N.J. AG obtains TRO against auto dealer
NEWARK, N.J. (Legal Newsline) - New Jersey Attorney General Jeffrey Chiesa and the Division of Consumer Affairs announced an order on Tuesday against a Paterson-based used car dealership that allegedly violated the Consumer Fraud Act.
Superior Court Judge Mary Margaret McVeigh granted a request to stop Lencore Leasing Inc. from advertising and selling used vehicles without disclosing prior use and/or prior damage pending a hearing on the state's request for preliminary injunctive and other relief. Chiesa and the DCA filed a five-count complaint against Lencore, which also does business as DCH Motors and North Jersey Auto Mall, and Lenny Belot, the dealership's owner and operator.
The order requires the defendants to disclose damage to and prior use of the vehicles it offers for sale. McVeigh also granted a request from the state that a temporary monitor be appointed for the dealership.
The defendants allegedly violated the Motor Vehicle Advertising Regulations, Used Car Lemon Law and Consumer Fraud Act in their advertisement, offering for sale and sale of used vehicles.
"Used cars are not inexpensive," Chiesa said. "Consumers who are spending thousands of dollars for a used vehicle are legally entitled to be told if the vehicle has sustained prior damage or if it's been used as a fleet or rental vehicle."
The lawsuit alleges that the defendants offered 51 used vehicles for sale that had a cumulative value of undisclosed damage worth $213,758. In some instances, consumers were allegedly told that the vehicles were in pristine and mint condition inside and out when that was not the case.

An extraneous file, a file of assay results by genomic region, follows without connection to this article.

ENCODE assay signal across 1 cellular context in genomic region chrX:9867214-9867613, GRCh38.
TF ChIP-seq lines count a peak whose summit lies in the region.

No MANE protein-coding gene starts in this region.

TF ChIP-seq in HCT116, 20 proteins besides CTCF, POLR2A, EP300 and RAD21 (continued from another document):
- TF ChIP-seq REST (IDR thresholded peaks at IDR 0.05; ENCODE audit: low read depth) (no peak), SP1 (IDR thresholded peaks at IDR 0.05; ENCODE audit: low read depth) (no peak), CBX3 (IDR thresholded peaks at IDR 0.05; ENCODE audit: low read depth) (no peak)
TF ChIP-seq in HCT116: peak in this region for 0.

The defendants allegedly created online advertisements that failed to include the required disclosures of prior damage and prior use, violated the Used Car Lemon Law by failing to disclose existing mechanical defects in the vehicles prior to sale, misrepresented that vehicles were under a warranty when they actually were not, failed to respond to consumer requests for reimbursements or refunds for repairs consumers had to pay for, failed to include promised equipment like floor mats and navigation systems in the purchased vehicles, and failed to disclose that the sales price did not include taxes, registration fees and licensing.
The DCA received 14 consumer complaints about the defendants, including one from the Better Business Bureau and three from the Passaic County consumer affairs office.